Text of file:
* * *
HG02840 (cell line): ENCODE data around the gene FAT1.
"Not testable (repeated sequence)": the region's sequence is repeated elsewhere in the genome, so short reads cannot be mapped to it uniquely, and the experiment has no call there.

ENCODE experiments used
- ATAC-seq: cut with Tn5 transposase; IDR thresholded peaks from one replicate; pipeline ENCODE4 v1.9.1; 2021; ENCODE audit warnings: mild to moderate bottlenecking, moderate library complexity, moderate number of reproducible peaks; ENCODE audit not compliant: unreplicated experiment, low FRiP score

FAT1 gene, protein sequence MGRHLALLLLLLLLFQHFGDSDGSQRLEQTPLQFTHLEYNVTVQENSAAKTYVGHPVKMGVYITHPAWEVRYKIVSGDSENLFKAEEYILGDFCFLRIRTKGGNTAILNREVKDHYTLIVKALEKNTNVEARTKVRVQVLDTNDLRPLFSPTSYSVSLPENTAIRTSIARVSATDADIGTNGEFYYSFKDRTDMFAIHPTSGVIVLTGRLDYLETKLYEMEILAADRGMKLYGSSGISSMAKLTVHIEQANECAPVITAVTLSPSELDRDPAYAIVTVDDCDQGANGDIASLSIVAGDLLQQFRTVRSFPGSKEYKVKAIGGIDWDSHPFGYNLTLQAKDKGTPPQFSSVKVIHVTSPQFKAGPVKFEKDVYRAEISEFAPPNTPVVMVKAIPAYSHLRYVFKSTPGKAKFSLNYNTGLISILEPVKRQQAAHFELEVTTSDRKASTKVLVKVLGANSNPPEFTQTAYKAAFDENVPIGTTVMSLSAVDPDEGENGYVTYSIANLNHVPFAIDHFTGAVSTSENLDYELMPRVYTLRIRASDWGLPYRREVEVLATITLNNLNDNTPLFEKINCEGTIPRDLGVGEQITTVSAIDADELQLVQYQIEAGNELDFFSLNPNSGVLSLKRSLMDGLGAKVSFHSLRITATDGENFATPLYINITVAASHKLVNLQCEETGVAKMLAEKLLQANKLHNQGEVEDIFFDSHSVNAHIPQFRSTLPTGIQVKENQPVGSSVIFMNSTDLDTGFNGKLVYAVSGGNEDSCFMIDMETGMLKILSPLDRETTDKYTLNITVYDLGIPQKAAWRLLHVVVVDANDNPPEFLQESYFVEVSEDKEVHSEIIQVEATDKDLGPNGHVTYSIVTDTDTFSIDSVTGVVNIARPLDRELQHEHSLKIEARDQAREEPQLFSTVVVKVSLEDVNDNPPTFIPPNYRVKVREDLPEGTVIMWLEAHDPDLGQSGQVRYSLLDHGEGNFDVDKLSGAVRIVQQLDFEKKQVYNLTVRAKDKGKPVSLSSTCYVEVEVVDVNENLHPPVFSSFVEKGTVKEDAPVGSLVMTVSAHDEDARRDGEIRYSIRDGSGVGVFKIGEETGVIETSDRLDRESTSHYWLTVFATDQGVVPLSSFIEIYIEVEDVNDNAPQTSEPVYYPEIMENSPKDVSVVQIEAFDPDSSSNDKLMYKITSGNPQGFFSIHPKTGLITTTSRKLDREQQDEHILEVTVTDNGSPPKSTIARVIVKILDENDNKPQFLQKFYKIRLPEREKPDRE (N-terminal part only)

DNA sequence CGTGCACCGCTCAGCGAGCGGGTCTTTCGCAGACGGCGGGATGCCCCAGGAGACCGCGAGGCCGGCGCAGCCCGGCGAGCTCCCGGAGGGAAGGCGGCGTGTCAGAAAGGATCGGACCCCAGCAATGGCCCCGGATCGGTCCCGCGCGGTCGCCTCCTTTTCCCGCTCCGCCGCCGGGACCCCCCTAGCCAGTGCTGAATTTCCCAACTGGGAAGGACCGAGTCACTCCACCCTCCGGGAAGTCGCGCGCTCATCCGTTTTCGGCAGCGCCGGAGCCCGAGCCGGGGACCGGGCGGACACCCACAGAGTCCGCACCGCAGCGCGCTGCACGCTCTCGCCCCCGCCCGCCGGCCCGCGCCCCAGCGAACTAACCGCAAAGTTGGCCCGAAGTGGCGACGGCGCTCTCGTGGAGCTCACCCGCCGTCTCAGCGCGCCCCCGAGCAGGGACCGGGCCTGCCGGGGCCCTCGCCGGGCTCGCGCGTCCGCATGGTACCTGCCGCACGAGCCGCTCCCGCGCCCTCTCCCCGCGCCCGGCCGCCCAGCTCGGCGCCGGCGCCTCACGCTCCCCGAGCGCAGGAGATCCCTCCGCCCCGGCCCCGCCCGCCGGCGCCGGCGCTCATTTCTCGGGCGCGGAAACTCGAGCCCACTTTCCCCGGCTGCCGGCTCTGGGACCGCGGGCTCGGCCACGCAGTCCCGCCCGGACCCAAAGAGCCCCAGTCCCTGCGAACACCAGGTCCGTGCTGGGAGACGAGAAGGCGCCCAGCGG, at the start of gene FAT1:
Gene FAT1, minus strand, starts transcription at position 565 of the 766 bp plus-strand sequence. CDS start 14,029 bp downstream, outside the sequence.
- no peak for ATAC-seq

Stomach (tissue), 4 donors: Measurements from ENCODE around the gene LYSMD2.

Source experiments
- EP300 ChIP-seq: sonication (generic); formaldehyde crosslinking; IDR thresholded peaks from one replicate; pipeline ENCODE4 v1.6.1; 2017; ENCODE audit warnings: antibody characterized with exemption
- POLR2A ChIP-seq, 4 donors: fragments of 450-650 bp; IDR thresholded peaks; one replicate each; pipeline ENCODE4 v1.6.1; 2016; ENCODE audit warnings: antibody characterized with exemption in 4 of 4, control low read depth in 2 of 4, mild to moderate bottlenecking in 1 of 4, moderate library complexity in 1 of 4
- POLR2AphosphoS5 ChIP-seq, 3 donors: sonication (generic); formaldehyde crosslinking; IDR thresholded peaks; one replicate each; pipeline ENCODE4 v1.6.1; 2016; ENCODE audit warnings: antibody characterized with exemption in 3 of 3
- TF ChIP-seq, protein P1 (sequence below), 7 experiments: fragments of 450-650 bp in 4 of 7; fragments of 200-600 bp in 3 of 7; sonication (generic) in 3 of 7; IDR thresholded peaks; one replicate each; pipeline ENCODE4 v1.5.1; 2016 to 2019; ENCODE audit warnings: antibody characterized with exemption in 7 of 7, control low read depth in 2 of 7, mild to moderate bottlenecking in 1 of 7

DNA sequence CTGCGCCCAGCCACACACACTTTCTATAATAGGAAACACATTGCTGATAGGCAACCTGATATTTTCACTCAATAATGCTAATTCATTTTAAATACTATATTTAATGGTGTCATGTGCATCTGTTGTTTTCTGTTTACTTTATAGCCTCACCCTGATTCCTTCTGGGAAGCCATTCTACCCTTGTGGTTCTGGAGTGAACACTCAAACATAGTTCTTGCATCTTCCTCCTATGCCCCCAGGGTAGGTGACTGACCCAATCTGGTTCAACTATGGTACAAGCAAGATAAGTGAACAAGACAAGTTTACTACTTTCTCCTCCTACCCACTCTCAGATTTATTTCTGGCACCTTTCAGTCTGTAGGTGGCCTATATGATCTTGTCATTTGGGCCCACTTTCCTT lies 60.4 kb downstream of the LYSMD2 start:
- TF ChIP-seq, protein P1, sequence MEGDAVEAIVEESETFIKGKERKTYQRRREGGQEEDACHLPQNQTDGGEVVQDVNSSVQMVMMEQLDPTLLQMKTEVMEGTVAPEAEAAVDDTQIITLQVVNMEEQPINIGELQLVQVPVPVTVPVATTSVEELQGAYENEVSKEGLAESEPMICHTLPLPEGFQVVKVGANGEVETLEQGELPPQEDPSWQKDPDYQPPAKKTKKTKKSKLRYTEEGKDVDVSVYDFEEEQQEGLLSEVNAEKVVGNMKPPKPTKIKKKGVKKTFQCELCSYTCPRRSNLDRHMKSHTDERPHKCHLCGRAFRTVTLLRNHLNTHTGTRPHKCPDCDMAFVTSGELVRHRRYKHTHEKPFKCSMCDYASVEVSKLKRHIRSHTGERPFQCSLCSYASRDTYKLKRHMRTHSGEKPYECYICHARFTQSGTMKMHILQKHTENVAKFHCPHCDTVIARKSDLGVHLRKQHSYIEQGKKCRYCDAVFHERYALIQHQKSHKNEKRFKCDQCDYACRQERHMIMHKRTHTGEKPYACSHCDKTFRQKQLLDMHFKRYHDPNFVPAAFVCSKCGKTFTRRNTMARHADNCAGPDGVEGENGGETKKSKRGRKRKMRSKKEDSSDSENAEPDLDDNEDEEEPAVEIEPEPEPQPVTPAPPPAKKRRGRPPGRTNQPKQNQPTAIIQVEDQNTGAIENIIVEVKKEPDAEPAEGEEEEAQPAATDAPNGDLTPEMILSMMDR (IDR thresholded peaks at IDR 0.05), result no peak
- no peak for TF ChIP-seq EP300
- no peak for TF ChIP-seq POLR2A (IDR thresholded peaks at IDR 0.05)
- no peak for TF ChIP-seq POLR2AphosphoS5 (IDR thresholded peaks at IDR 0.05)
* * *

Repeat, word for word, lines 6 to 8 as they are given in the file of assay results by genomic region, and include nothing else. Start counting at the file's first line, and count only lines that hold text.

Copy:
DNA sequence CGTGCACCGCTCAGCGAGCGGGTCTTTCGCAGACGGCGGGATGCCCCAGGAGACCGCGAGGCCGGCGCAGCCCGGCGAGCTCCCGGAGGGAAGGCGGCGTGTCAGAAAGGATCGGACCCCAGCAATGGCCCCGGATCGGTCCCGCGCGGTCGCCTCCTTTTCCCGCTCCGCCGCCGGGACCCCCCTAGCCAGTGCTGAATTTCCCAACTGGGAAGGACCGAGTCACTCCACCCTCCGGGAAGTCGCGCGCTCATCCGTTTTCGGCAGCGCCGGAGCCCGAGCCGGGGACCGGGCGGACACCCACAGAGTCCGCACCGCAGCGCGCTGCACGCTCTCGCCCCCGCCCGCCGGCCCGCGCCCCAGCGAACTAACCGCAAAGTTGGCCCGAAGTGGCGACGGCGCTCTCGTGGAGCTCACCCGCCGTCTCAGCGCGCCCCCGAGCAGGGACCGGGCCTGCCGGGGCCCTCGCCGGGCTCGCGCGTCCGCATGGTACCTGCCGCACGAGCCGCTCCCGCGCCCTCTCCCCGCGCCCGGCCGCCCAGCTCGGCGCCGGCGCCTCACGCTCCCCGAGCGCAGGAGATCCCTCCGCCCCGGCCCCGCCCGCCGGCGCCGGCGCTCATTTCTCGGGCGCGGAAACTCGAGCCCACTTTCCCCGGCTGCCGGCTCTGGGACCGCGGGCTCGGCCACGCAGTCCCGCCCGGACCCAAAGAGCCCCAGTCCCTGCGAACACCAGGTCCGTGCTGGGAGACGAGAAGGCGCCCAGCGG, at the start of gene FAT1:
Gene FAT1, minus strand, starts transcription at position 565 of the 766 bp plus-strand sequence. CDS start 14,029 bp downstream, outside the sequence.
- no peak for ATAC-seq